The Witcher III: Wild Hunt takes the world of Geralt, the titular witcher of the title, and breathes life into its nooks and crannies, bringing to life an open world that's bigger than that offered up in the first two games.
The Northern Kingdoms are suffering. The Nilfgaardian Empire has struck again and the smoke of burning villages chokes the air. A greater danger even than this lurks just out of sight, however, and an otherworldly force threatens to consume the kingdoms. Despite all this, Geralt has a much more personal goal than in previous games - to save his daughter.
It's this that gives Wild Hunt the room it needs to breathe. As an established character with a grave threat looming, players might have felt compelled to rush around this open world and not take it in. As it is, Geralt is almost as much in the dark as the player. Finding your daughter means chasing down clues and following leads. Hunting, in other words. This structure lets the game breathe and gives the player chance to explore the world's nooks and crannies. Players progress at their own pace, in whatever order they see fit, and the narrative develops with them.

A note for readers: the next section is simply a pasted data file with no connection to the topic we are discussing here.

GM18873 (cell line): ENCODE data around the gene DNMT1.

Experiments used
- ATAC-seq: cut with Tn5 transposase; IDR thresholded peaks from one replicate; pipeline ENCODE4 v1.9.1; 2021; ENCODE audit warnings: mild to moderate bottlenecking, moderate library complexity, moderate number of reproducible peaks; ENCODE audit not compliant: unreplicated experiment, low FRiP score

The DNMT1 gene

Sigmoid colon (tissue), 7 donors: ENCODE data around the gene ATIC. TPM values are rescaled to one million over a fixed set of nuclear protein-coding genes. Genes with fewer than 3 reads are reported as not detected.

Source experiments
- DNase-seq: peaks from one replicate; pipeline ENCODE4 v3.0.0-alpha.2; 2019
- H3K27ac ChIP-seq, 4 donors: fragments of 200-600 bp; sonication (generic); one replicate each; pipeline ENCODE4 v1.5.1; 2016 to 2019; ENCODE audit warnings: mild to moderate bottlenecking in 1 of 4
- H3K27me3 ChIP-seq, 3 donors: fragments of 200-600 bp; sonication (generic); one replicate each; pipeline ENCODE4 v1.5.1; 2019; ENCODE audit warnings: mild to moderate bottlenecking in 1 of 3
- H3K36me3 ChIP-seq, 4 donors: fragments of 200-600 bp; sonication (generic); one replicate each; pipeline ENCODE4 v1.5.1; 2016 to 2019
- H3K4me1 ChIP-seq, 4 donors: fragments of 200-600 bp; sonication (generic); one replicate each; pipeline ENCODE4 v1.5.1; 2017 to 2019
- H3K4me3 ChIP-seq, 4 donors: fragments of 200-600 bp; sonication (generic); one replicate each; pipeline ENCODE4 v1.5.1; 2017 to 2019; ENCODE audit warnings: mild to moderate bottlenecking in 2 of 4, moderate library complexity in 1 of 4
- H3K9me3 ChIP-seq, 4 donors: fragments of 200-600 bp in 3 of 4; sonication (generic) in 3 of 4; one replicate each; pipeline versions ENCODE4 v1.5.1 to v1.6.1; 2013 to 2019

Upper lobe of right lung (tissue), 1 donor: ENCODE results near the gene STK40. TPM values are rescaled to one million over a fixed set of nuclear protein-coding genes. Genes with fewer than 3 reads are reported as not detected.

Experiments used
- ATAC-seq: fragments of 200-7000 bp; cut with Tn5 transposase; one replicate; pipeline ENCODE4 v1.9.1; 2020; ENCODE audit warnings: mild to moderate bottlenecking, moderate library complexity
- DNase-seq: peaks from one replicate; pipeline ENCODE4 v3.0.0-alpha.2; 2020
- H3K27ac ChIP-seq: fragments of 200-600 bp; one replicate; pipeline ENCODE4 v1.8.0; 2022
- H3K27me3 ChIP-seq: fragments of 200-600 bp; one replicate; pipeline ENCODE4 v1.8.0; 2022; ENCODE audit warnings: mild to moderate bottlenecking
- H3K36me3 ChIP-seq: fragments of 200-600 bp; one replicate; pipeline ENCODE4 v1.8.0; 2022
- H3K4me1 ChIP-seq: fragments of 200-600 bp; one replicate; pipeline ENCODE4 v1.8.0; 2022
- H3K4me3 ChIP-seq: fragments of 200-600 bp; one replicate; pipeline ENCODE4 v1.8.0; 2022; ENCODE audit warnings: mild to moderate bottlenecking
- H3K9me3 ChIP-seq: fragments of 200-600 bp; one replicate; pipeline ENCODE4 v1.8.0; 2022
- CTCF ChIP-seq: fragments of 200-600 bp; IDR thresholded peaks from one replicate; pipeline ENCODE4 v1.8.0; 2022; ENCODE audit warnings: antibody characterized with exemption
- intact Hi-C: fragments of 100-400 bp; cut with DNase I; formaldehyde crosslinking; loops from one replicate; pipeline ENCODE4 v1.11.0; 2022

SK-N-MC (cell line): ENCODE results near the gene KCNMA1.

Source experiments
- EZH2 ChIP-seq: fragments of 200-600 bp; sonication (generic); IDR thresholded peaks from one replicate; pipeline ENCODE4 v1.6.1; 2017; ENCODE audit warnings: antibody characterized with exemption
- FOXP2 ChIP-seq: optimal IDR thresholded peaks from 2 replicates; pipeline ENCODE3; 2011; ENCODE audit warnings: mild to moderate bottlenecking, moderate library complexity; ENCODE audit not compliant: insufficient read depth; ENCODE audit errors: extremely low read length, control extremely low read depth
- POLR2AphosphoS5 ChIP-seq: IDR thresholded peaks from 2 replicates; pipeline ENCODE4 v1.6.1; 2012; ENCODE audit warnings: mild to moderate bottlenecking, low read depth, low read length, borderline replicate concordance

There are, of course, still monsters to be hunted. As in the previous games, this might mean crafting poisons or laying traps. It might also mean entering into the kind of combat made popular by the Batman: Arkham games, which is all about timing and fluidly stringing together counter moves and combos.
The Witcher III offers players a dark, morally ambiguous tale full of tough decisions and even tougher confrontations.